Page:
During a lengthy public comment session accompanied by cheers and clapping prior to the council vote, Hoagland read several letters written by Councilman Michael DeStefano in the 1980s before he took office, which were submitted to area newspapers in which he appeared to oppose replacing single-family homes with condominiums.
She also quoted Mayor Adam Schneider in a 1986 newspaper article in which he opposed condo and town house buildup.
"I'm in a single-family area, and my home is not blighted, and the people who elected you anticipated something different," Hoagland told the mayor and council.
Anna DeFaria, 45 Marine Terrace, also said she couldn't buy a house near "dirty water" at $325,000, which she says is what she was offered for her home.
A widow, DeFaria, who will be 80 next month, said her husband died nine years ago.
"If he could look down, he's probably crying that you're taking his house away from him," DeFaria said.
Comments from Al Mattia of 700 Ocean Ave., who has lived in Long Branch for 10 years, were shouted down by the audience.
"This is an extremely sensitive situation, with people's homes being taken away from them. However, I am looking at the big picture," said Mattia, who has visited the city for 50 of his 59 years.
Mattia talked about improvements in the area over the last 10 years.
"Safety issues and quality of life — where was that? Why doesn't anyone talk about what they've (the council) done in that area? . . . This is progress, it's quality progress," Mattia said. "I don't see amusements or fortune tellers. I don't see any of that. . . . They've (Applied) done a phenomenal job. Of course they want to make money. We all want to make money."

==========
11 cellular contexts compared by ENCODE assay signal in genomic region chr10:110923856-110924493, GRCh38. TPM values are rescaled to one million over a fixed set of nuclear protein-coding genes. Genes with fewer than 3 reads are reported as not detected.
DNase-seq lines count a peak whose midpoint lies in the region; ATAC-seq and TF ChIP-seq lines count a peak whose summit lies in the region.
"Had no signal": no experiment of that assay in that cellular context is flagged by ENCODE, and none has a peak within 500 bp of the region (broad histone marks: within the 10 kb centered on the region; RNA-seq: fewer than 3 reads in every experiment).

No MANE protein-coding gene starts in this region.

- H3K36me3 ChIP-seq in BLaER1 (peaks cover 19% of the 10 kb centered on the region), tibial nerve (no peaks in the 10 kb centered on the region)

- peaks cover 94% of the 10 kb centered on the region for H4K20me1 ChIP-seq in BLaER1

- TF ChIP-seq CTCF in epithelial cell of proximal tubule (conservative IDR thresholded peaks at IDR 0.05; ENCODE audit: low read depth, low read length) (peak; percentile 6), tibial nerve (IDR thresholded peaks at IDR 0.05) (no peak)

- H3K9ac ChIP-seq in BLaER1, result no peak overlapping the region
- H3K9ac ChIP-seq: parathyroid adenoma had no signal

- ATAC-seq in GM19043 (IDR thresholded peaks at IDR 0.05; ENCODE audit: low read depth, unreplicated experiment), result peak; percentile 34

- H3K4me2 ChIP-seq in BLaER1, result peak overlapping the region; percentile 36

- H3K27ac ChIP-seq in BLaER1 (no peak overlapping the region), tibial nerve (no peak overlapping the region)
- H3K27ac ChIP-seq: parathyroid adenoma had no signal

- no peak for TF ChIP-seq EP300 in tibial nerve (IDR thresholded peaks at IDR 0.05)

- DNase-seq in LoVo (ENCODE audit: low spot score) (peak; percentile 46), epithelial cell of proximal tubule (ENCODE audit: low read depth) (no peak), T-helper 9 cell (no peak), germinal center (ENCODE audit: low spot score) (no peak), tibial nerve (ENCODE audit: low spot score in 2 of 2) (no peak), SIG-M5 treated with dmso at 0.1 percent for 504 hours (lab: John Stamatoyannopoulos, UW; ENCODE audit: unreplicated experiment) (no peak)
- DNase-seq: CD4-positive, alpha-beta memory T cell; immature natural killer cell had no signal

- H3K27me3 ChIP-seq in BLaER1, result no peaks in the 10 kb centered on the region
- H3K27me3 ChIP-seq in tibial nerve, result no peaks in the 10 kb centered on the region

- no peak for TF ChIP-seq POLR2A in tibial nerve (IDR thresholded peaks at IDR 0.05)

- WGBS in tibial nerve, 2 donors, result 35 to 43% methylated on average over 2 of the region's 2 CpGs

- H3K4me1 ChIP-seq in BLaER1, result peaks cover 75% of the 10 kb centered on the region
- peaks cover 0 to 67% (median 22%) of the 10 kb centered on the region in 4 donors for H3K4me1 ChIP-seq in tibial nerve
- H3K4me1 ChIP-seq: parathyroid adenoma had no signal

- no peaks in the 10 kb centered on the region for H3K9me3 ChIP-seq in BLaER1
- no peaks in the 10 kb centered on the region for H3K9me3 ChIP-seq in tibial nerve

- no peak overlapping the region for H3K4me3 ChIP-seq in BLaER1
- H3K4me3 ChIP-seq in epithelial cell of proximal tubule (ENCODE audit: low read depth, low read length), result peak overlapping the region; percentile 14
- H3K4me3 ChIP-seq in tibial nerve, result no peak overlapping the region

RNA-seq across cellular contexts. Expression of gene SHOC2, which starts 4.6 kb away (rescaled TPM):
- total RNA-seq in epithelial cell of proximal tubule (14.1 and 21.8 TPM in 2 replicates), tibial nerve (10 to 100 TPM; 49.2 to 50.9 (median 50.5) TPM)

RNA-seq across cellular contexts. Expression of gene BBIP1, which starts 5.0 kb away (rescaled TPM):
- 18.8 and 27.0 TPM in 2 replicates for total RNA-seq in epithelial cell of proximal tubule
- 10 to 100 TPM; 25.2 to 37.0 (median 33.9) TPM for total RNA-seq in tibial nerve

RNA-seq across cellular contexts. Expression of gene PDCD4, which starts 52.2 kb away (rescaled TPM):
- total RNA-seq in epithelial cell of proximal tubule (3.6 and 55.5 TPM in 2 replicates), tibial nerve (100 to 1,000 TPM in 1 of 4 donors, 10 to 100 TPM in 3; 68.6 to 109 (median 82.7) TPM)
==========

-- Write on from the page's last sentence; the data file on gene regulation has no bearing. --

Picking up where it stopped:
Condo plans detailed
Earlier Tuesday night, Thomas B. Bauer, a landscape architect with the Point Pleasant Beach firm of Melillo and Bauer, gave a presentation on Beachfront North Phase 2, saying there would be three buildings compatible in design with the Grand Resorts section in Beachfront North Phase 1.
Building 1 would have 45 units, Building 2 would have 65 and Building 3 would have 75, for a total of 185 units. Parking for residents would be below the units.
The proposal includes a two-story public pavilion at the end of Seaview Avenue, which would include public concessions, dining, space for public meetings and restrooms. There would be new handicapped and regular beach access, as well as pedestrian and bike paths, and a nearby boat ramp.
A 1-acre site that previously had been allocated for a restaurant is now being given to the town to add to the Great Lawn at Madison and Ocean avenues.
Seaview Avenue would be widened and include 97 public parking spaces. There will be 171 public parking spaces throughout the project.
Earlier Tuesday, Assemblymen Michael J. Panter and Robert L. Morgan, both D-N.J., called on Schneider to delay any further use of eminent domain for private redevelopment purposes until the state Legislature has had a chance to consider its bill to prohibit such steps.
Schneider said Tuesday the two legislators have never spoken to him about redevelopment in Long Branch.
"I'm very easy to get ahold of. They could have contacted me at any point in the process," Schneider said.
City officials maintain the redevelopment here was not solely for economic development purposes.
Asbury Park Press: www.app.com